About pictures. On eBay a picture truly is worth a thousand words. Most digital cameras and scanners come with photo-enhancement software, or you can get basic programs elsewhere. Learn to use it to show off your knife to its best advantage. However, under no circumstances should you ever conceal damage or make the knife appear better than it really looks.
1. Your picture should be as large as your photo host allows, but no so large that it can not be viewed without scrolling back and forth across the screen.
2. The knife should fill the picture area. Crop off excess border area.
3. Generally, the viewing angle should be straight down onto the knife, with at least one picture showing the entire knife with the blades open. An angled view makes the blades appear worn or shortened.
4. The picture should be clear and show detail. A blurry image or a picture of a knife from several feet away is useless. Use the sharpen, brightness, and contrast options in your photo-enhancement program. It only takes a minute to change a dark fuzzy image into a bright crisp money-making photo. Here are some helpful hints:
a. Your scanner might make better pictures than your camera, especially close-ups. Refer to my Guide http://reviews.ebay.com/Detailed-Ebay-Pictures-Without-a-Camera_W0QQugidZ10000000004903646
b. By holding a magnifying lens or jeweler's loupe in front of your camera's lens you can take extreme close-up pictures. Use the camera's view screen to focus by moving the camera in and out.
c. If you send a clear picture to your photo host and it becomes blurry or has weird wavy lines in it when you view it on ebay, your ISP is compressing the file. Find this command in their options list and turn it off.
d. If you can't read the tang stamp it might help to include a close-up picture of it in the listing. Savvy collectors may recognize the name from only a few letters. (A tang stamp's words are almost always "center-justified." If letters appear unbalanced it is likely that part of the word is worn off.)
e. Don't "pose" your knife with other collectible objects or on a figured background. This isn't an art contest. Clutter detracts from the knife and can obscure detail. However, including a small common object such as a coin or ruler with the knife helps buyers visualize the size.
5. When showing multiple knives in one picture:
a. Specify which knife in the picture goes with which description. Sometimes it is obvious, sometimes not.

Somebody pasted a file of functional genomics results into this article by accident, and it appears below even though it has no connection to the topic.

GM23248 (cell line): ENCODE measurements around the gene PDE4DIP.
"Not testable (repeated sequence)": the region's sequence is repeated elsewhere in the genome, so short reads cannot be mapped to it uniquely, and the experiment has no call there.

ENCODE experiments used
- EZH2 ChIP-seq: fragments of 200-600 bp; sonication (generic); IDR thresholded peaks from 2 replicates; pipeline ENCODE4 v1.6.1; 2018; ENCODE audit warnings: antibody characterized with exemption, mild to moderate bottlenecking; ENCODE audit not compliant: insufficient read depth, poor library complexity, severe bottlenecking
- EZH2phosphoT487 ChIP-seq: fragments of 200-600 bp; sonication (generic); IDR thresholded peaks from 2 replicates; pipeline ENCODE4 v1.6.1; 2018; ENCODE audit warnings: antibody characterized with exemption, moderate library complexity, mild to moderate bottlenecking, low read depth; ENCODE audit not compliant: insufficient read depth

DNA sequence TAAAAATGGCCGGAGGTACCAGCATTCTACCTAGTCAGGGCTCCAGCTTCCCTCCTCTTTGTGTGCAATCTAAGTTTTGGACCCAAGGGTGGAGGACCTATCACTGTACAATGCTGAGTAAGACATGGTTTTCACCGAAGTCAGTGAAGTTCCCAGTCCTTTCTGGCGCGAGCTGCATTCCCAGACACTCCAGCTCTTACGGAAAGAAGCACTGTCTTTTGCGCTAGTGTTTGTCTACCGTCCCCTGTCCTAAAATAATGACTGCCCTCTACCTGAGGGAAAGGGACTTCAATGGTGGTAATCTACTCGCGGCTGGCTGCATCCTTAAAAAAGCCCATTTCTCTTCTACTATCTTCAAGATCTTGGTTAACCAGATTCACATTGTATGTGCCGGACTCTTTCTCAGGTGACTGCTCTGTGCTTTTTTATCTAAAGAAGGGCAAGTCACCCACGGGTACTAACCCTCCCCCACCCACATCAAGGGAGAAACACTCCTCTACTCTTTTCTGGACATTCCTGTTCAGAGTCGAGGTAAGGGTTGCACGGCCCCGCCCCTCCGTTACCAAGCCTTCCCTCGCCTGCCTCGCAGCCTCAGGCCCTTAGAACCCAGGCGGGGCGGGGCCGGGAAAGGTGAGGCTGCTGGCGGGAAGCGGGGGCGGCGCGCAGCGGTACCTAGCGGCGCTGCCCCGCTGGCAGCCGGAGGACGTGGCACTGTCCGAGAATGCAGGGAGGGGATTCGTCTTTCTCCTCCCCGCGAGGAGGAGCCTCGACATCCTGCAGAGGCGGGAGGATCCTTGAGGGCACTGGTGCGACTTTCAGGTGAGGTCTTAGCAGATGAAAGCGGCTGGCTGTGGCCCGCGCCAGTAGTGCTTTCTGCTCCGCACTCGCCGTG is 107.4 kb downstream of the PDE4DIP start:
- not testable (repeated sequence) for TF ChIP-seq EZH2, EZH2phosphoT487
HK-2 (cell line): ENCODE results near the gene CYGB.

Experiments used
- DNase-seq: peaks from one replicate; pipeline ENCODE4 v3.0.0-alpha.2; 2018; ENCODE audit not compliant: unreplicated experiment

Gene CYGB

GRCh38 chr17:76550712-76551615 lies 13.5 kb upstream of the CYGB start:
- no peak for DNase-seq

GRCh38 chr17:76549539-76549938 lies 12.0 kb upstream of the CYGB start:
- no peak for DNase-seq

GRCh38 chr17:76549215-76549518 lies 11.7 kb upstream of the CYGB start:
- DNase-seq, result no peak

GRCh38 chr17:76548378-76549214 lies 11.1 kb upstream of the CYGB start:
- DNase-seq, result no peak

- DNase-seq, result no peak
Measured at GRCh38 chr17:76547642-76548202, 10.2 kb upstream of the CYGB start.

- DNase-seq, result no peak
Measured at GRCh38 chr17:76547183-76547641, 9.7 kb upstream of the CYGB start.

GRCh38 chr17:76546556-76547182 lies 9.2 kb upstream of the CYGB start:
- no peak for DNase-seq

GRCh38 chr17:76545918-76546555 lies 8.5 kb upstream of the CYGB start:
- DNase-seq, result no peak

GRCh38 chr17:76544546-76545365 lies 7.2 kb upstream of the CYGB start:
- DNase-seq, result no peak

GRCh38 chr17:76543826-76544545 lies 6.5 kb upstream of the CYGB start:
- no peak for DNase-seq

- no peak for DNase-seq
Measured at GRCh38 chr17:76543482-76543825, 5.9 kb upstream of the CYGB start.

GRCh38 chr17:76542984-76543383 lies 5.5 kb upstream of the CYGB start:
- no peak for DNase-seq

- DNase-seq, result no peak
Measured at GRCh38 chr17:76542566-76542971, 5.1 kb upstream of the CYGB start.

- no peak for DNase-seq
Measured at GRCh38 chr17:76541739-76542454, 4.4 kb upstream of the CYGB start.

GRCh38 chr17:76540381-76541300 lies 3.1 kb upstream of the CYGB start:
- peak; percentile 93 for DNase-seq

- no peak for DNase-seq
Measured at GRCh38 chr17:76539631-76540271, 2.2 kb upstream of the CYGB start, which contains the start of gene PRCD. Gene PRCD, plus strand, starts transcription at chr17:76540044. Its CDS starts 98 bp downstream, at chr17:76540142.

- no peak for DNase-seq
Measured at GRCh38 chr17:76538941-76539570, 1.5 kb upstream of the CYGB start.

b. One large picture of each of six knives is preferable to six pictures, from different angles, of a pile of six knives. Buyers want to see detail.
c. Unless you can make a blanket statement such as, "None of these knifes have any damage to their handles," describe each knife individually. Avoid vague statements such as, "Some are damaged, some are not," or, "Some of the names are ..." Experienced buyers are cautious (and skeptical.) Without individual descriptions they will assume that the knives with the most desirable names also have the worst damage, and bid accordingly (or not at all.)
There are thousands of pocket knives sold on eBay every week. Many buyers will simply move on if your listing doesn't allow them to bid with confidence. It is the seller's job to describe his/her merchandise honestly and accurately, including its defects. Simply stating, "Ask questions before bidding," is not good enough. Many potential buyers won't bother to ask questions and you will lose bids.
Here are two pieces of advice I received, from an associate in the direct marketing business, many years ago when I began selling on-line. I believe they are wise rules to follow.
1. Always include a picture but describe your merchandise as though you do not have a picture.
2. Always include the shipping and handling charges, or a way to calculate them. Especially on lower priced items, buyers want to know what their total price will be.
A word in closing. A friend once said to me, "There are more pocket knives that you want than you have money to spend. When in doubt, pass it by." I click the "Back to List of Items" command dozens of times each day, thinking, "I wish the seller had said..., had shown..., had told me..." There are always other knives I want to buy and sellers who tell me what I want to know; and they get my bids.
I hope you find this information helpful and it results in your getting more money for your knives. I look forward to bidding on your auctions!
P.S. I do not claim to be an expert on anything, including knives. However, I have accumulated a lot of knowledge over the years, which I am happy to share. Don't be afraid to ask uncle_ron(at)comcast(dot)net a question. If I know the answer I'll tell you. If I don't, I'll tell you that too. U.R.
Copyright By Ron Bucher, a.k.a. "Uncle Ron" (Uncle*Ron on eBay)
(C) 2006, 2007, 2008,2013 All rights reserved